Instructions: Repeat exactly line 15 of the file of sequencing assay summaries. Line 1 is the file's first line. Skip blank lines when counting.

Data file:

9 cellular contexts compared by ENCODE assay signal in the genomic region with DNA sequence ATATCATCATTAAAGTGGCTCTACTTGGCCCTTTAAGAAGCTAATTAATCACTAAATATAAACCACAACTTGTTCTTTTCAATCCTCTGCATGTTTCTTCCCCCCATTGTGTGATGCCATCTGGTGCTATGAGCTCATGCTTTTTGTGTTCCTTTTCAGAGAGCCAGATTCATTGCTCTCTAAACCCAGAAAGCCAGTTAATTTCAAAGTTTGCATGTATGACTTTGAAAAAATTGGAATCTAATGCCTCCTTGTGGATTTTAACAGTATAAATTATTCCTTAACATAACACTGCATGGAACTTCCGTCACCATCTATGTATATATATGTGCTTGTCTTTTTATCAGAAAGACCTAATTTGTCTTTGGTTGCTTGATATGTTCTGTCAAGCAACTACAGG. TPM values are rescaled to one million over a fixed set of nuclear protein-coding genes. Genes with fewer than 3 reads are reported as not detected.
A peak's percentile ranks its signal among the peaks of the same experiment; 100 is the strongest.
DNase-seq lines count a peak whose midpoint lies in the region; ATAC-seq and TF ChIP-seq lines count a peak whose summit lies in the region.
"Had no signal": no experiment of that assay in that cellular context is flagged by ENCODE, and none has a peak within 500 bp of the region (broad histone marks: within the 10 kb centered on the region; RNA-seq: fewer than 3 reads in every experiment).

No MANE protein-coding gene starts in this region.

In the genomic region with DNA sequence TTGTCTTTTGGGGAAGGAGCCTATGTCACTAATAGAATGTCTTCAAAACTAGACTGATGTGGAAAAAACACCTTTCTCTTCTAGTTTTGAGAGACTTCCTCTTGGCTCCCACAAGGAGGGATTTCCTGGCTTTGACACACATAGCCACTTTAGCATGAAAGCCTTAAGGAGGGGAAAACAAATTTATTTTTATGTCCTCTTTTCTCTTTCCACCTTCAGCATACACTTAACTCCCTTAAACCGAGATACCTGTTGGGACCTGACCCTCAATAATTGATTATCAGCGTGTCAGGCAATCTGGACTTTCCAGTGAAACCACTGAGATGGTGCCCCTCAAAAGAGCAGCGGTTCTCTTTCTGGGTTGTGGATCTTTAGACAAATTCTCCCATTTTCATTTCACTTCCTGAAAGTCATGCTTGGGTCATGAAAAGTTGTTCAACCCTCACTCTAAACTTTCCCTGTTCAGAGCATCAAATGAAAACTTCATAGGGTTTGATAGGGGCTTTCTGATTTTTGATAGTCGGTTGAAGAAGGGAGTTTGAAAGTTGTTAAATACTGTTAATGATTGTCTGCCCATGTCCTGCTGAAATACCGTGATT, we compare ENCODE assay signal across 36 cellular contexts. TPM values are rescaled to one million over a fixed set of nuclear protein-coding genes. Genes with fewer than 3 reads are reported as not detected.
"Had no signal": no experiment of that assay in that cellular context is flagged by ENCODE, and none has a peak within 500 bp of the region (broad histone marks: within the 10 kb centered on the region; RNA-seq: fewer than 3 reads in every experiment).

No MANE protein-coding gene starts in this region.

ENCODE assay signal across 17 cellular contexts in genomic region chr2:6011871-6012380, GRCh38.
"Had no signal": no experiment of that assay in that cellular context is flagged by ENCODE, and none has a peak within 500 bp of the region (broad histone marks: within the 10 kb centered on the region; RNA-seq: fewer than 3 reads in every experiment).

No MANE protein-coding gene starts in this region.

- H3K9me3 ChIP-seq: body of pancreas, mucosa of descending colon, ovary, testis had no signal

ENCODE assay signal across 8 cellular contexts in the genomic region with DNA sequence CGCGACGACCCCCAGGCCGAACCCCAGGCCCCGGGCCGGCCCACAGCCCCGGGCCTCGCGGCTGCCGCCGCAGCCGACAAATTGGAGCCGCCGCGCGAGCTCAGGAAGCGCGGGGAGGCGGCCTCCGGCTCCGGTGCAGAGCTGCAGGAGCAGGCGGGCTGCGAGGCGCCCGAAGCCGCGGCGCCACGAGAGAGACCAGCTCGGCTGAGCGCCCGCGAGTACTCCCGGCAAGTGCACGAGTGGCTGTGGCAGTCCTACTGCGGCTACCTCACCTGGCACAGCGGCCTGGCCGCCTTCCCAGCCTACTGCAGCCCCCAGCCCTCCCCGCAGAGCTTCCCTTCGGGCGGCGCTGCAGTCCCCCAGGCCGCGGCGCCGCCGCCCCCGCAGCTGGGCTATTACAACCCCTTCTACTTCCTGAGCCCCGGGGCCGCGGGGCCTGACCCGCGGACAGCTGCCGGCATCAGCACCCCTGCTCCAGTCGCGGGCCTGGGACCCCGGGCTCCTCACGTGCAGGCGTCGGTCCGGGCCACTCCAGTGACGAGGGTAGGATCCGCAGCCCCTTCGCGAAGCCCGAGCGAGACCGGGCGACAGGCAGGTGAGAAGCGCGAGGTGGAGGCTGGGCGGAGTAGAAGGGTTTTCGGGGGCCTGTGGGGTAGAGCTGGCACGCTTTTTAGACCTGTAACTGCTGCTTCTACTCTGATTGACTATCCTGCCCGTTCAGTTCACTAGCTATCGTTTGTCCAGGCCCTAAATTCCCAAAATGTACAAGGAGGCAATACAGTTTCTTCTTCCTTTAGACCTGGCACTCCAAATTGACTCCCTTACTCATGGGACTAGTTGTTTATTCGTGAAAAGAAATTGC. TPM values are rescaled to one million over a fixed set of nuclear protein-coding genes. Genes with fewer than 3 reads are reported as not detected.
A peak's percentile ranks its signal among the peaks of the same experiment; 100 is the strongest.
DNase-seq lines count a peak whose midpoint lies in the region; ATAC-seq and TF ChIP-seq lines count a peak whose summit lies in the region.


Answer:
DNase-seq lines count a peak whose midpoint lies in the region; ATAC-seq and TF ChIP-seq lines count a peak whose summit lies in the region.